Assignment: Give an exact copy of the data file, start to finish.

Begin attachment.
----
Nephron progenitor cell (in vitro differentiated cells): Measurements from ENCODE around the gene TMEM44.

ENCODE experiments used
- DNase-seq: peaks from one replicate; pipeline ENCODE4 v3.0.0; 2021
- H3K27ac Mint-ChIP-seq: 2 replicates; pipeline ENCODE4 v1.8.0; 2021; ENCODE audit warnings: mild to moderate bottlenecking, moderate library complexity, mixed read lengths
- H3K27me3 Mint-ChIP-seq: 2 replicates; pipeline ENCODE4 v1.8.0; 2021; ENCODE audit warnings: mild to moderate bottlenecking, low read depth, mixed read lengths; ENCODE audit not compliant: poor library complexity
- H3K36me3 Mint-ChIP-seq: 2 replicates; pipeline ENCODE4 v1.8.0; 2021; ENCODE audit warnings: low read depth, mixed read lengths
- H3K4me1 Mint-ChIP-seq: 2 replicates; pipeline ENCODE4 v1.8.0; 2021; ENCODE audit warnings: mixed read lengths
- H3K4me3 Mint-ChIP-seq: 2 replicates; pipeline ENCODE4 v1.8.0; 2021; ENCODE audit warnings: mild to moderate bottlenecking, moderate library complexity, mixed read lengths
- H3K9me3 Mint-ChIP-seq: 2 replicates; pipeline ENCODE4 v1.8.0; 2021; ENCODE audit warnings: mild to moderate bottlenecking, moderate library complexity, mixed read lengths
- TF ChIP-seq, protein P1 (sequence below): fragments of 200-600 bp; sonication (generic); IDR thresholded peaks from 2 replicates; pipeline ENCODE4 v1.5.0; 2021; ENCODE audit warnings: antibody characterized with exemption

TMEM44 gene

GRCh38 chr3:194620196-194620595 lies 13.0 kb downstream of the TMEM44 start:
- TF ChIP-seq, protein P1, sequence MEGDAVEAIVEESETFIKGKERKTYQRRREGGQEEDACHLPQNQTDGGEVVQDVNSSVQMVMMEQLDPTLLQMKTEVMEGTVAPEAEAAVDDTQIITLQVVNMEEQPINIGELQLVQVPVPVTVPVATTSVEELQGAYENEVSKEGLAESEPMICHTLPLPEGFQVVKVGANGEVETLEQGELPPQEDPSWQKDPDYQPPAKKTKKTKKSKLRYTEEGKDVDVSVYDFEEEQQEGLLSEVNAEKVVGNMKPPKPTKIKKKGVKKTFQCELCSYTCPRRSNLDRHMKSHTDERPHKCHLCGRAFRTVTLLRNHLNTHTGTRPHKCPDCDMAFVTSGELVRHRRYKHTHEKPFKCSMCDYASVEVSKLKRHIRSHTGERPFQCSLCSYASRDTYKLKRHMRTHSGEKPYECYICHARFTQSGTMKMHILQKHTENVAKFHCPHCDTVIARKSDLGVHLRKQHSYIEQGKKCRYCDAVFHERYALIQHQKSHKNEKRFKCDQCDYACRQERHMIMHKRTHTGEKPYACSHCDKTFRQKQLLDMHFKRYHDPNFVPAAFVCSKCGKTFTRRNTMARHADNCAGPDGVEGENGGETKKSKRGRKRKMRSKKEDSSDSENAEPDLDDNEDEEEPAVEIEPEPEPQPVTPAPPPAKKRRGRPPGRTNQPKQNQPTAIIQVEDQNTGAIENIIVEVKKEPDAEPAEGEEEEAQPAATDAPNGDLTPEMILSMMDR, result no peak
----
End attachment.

Nephron progenitor cell (in vitro differentiated cells): Measurements from ENCODE around the gene TMEM44.

ENCODE experiments used
- DNase-seq: peaks from one replicate; pipeline ENCODE4 v3.0.0; 2021
- H3K27ac Mint-ChIP-seq: 2 replicates; pipeline ENCODE4 v1.8.0; 2021; ENCODE audit warnings: mild to moderate bottlenecking, moderate library complexity, mixed read lengths
- H3K27me3 Mint-ChIP-seq: 2 replicates; pipeline ENCODE4 v1.8.0; 2021; ENCODE audit warnings: mild to moderate bottlenecking, low read depth, mixed read lengths; ENCODE audit not compliant: poor library complexity
- H3K36me3 Mint-ChIP-seq: 2 replicates; pipeline ENCODE4 v1.8.0; 2021; ENCODE audit warnings: low read depth, mixed read lengths
- H3K4me1 Mint-ChIP-seq: 2 replicates; pipeline ENCODE4 v1.8.0; 2021; ENCODE audit warnings: mixed read lengths
- H3K4me3 Mint-ChIP-seq: 2 replicates; pipeline ENCODE4 v1.8.0; 2021; ENCODE audit warnings: mild to moderate bottlenecking, moderate library complexity, mixed read lengths
- H3K9me3 Mint-ChIP-seq: 2 replicates; pipeline ENCODE4 v1.8.0; 2021; ENCODE audit warnings: mild to moderate bottlenecking, moderate library complexity, mixed read lengths
- TF ChIP-seq, protein P1 (sequence below): fragments of 200-600 bp; sonication (generic); IDR thresholded peaks from 2 replicates; pipeline ENCODE4 v1.5.0; 2021; ENCODE audit warnings: antibody characterized with exemption

TMEM44 gene

GRCh38 chr3:194620196-194620595 lies 13.0 kb downstream of the TMEM44 start:
- TF ChIP-seq, protein P1, sequence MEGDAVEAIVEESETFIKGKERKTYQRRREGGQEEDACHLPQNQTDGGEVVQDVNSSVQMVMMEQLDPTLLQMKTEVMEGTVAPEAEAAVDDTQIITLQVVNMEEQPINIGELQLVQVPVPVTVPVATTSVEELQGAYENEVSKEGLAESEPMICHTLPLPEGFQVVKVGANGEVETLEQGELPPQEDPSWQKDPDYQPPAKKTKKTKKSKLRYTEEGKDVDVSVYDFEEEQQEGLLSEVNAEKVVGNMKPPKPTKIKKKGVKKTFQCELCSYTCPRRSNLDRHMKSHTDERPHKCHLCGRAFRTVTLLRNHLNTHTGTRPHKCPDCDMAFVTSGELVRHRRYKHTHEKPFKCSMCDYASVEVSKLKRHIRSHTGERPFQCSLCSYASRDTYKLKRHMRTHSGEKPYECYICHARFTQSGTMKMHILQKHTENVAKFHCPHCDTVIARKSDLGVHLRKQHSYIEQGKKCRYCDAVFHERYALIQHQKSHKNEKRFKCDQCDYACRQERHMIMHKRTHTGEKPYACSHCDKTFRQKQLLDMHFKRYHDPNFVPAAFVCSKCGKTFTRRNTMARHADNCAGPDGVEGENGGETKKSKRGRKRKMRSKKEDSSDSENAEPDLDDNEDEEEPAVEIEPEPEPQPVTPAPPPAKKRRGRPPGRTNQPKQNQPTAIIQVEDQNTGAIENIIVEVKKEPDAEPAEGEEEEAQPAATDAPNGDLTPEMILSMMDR, result no peak